Members of the Junior CourtCatholic Daughters of America closedtheir meetings for this season this pastweek with a Mystery Trip that includ-ed a wiener roast. The girls met at thehome of the chairman for the JuniorCourt, Dorothy Osting. Several hoursof skating at Oakwood formed part of the day’s outing. Debra Keyser wonthe skating contest.At the recent meeting of theAmerican Legion Auxiliary it wasannounced that Delphos Unit No. 268has been awarded a ribbon for beinga quota unit. A report of the summerdistrict convention was given withDelphos receiving a plaque for hav-ing the best arrangement in the poppycontest.Gale Strayer was elected presi-dent of the Pilgrim Booster Class of the Pilgrim Holiness Sunday SchoolTuesday evening during a meet-ing of the class held at WaterworksPark. Other officers named were PaulMcKee, vice president; FlorenceKohorst, secretary; Margarette Strayer,treasurer, and Frank Rigdon, financialsecretary.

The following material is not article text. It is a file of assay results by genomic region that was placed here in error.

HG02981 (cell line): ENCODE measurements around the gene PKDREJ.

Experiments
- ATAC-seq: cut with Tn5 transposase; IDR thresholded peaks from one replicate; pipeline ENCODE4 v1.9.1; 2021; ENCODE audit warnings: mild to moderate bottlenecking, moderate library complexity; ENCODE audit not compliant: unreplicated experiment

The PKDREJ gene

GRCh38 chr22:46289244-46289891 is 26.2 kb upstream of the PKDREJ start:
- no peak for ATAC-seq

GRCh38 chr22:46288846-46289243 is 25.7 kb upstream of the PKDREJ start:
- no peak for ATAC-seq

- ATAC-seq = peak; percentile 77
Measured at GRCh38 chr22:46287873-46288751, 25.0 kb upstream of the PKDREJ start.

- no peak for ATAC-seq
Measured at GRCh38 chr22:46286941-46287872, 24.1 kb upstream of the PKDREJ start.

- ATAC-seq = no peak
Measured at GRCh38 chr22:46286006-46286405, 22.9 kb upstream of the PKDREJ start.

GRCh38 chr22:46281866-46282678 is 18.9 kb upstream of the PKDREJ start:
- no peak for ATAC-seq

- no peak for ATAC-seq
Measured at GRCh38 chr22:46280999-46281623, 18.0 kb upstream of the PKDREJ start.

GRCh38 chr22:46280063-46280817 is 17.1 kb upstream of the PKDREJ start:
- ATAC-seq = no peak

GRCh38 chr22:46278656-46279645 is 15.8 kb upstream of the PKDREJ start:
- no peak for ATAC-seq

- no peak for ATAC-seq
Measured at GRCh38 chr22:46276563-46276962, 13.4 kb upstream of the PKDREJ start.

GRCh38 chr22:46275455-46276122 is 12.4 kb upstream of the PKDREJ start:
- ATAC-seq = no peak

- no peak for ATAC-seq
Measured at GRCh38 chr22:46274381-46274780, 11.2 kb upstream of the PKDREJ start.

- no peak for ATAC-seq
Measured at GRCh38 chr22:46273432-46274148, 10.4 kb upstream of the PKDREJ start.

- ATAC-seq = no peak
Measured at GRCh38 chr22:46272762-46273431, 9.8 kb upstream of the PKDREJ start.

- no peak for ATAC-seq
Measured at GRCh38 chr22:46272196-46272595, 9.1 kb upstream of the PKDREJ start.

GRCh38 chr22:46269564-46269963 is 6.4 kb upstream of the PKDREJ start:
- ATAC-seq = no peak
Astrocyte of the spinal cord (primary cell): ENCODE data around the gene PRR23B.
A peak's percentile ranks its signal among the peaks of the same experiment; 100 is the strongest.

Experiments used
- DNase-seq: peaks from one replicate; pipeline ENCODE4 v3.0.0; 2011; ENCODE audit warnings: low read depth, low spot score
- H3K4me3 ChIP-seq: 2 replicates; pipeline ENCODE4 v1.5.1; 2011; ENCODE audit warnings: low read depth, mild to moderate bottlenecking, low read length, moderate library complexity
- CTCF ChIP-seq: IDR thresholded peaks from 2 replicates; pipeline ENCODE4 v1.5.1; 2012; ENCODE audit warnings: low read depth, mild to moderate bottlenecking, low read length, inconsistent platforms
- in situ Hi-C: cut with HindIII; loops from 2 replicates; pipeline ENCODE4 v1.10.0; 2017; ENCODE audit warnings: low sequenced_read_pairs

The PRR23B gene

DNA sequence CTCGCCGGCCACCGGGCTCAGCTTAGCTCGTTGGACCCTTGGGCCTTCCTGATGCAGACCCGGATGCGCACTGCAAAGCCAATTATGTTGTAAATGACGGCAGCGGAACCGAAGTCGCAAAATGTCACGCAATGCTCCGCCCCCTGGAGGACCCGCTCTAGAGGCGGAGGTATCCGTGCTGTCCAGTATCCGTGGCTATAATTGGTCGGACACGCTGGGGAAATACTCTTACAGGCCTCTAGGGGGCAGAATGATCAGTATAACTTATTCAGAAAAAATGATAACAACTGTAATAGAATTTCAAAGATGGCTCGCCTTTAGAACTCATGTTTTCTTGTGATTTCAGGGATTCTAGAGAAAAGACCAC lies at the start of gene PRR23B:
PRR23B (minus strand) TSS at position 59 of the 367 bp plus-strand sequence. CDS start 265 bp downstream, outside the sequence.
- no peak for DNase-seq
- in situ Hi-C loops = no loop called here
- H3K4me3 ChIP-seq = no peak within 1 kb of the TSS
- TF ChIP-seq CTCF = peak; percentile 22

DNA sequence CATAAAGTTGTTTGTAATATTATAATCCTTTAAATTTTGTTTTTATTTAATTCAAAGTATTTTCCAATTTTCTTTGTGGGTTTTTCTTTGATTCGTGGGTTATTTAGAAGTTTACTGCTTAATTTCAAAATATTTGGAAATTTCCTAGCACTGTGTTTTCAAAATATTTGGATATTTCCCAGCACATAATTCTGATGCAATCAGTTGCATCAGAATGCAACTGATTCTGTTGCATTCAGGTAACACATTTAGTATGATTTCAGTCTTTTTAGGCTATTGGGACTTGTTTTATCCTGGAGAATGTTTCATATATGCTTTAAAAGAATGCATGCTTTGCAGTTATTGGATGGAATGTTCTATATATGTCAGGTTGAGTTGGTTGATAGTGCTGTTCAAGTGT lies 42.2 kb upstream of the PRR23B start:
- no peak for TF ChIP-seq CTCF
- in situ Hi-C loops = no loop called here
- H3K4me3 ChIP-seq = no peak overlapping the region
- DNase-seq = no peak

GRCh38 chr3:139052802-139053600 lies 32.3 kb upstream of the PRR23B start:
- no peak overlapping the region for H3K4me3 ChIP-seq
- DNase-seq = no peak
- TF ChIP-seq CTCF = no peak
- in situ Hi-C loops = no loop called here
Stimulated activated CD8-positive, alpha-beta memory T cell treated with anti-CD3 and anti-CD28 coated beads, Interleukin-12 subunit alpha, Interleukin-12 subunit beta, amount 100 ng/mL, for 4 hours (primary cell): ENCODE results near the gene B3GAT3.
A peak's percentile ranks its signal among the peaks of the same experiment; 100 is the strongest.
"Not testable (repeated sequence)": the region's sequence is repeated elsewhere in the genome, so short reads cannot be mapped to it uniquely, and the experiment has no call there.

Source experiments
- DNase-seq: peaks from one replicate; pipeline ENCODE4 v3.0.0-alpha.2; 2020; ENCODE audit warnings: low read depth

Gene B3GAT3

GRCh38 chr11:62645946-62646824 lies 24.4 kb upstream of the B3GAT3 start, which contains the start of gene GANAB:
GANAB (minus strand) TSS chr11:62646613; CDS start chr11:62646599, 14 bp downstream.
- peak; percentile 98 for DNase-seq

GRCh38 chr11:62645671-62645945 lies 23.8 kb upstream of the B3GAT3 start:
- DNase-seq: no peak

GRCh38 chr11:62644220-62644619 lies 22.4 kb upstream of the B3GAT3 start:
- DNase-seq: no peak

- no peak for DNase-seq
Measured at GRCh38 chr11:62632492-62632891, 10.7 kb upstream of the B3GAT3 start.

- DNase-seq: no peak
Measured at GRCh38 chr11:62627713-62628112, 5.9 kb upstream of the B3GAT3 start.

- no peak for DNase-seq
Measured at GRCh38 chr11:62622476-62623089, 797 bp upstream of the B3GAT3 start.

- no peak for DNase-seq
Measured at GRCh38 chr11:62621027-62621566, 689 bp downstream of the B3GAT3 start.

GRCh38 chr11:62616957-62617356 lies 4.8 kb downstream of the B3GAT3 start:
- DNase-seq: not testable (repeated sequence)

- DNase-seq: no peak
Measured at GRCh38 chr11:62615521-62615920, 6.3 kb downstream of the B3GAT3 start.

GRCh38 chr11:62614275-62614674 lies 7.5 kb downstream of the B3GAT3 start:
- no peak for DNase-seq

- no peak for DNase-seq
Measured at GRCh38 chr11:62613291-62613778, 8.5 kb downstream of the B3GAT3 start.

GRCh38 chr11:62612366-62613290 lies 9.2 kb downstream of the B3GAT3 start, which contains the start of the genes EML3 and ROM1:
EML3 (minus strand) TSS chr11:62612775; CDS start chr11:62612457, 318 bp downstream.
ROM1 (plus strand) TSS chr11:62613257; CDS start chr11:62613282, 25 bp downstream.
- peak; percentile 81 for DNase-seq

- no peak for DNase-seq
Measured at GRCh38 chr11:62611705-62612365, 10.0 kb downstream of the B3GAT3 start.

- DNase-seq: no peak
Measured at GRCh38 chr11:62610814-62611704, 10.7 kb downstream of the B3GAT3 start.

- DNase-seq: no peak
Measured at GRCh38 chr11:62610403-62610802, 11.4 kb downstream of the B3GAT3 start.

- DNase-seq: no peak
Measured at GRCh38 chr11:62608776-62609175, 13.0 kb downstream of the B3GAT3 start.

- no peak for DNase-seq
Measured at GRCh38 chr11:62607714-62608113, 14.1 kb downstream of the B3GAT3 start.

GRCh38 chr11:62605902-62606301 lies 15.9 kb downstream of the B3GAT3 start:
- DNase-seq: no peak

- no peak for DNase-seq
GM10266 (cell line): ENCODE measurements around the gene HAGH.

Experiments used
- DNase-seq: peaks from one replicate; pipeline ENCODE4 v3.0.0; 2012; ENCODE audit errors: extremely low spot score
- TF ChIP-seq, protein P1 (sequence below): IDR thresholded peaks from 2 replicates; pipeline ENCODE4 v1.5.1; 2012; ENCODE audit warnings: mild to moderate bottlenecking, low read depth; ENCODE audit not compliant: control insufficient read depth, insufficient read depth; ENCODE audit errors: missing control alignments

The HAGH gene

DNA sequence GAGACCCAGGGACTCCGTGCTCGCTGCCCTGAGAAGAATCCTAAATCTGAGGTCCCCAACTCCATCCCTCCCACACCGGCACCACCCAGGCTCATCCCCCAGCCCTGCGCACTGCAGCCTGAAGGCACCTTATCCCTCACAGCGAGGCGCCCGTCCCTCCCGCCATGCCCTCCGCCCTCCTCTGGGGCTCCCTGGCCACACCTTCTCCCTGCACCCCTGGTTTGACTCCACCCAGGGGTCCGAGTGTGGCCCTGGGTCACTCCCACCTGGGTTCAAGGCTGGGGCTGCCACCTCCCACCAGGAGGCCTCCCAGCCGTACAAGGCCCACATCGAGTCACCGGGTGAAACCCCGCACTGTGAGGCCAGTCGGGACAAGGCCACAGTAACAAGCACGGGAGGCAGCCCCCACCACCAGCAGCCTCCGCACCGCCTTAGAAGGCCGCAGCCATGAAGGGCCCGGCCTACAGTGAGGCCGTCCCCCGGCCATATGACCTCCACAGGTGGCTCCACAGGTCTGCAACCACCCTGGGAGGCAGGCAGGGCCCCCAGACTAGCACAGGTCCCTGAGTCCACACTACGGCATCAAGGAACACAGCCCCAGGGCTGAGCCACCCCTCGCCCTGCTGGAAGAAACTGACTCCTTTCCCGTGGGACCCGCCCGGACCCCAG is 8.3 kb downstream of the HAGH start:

75 Years Ago – 1938
Robert Kihm, an employee of theMueller Chevrolet Company since1931, has leased the new Shell servicestation at the corner of Second andWashington streets. Earl Gould will bethe assistant manager of the new sta-tion. The new station will be known asthe Bob Kihm Shell Service. The sta-tion was built by Joseph A. Schergerand leased to the Shell Oil Company.Two Delphos young men, both starSt. John’s High School athletes, willplay principal parts on the Glandorf baseball team Sunday. Jimmy Langwill hurl for Glandorf against thestrong St. Marys aggregation and DickWulfhorst will be in the receiving sta-tion. A number of Delphos people willlikely go to Glandorf to witness thegame.Mr. and Mrs. Clyde Harpster, SouthPierce Street, received the membersof the Faith-Hope Class of UnitedBrethren Church into their homeFriday evening. It was decided to holda bake sale in the near future. At theconclusion of the business, a potluckluncheon was served. On Aug. 5, theclass will meet at the home of Mr. andMrs. Francis Scott, west of this city.